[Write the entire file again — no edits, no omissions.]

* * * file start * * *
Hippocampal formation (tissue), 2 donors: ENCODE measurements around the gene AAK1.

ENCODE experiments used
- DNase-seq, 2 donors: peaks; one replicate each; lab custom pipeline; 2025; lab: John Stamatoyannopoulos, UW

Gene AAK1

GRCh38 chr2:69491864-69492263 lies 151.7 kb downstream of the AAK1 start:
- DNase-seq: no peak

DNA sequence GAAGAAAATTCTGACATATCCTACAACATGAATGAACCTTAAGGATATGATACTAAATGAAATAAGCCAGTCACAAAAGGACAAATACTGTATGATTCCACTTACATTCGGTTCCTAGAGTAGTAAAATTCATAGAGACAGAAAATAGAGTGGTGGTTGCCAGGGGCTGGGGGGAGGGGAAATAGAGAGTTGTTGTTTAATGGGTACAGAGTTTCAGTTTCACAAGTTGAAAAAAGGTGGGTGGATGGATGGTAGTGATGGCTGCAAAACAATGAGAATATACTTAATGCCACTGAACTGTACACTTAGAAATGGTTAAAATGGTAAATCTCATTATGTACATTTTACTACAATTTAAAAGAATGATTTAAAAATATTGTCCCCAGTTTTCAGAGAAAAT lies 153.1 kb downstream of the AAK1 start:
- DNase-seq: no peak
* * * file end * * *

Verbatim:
Hippocampal formation (tissue), 2 donors: ENCODE measurements around the gene AAK1.

ENCODE experiments used
- DNase-seq, 2 donors: peaks; one replicate each; lab custom pipeline; 2025; lab: John Stamatoyannopoulos, UW

Gene AAK1

GRCh38 chr2:69491864-69492263 lies 151.7 kb downstream of the AAK1 start:
- DNase-seq: no peak

DNA sequence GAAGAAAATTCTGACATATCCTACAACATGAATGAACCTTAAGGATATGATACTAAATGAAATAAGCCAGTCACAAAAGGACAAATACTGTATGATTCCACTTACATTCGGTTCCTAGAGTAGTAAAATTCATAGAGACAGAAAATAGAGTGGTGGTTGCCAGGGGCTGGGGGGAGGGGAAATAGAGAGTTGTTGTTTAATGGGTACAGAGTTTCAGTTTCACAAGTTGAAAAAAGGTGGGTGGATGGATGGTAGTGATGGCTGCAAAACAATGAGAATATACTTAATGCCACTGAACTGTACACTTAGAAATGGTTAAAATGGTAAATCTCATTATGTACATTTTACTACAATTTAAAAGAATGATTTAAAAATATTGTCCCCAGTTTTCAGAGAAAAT lies 153.1 kb downstream of the AAK1 start:
- DNase-seq: no peak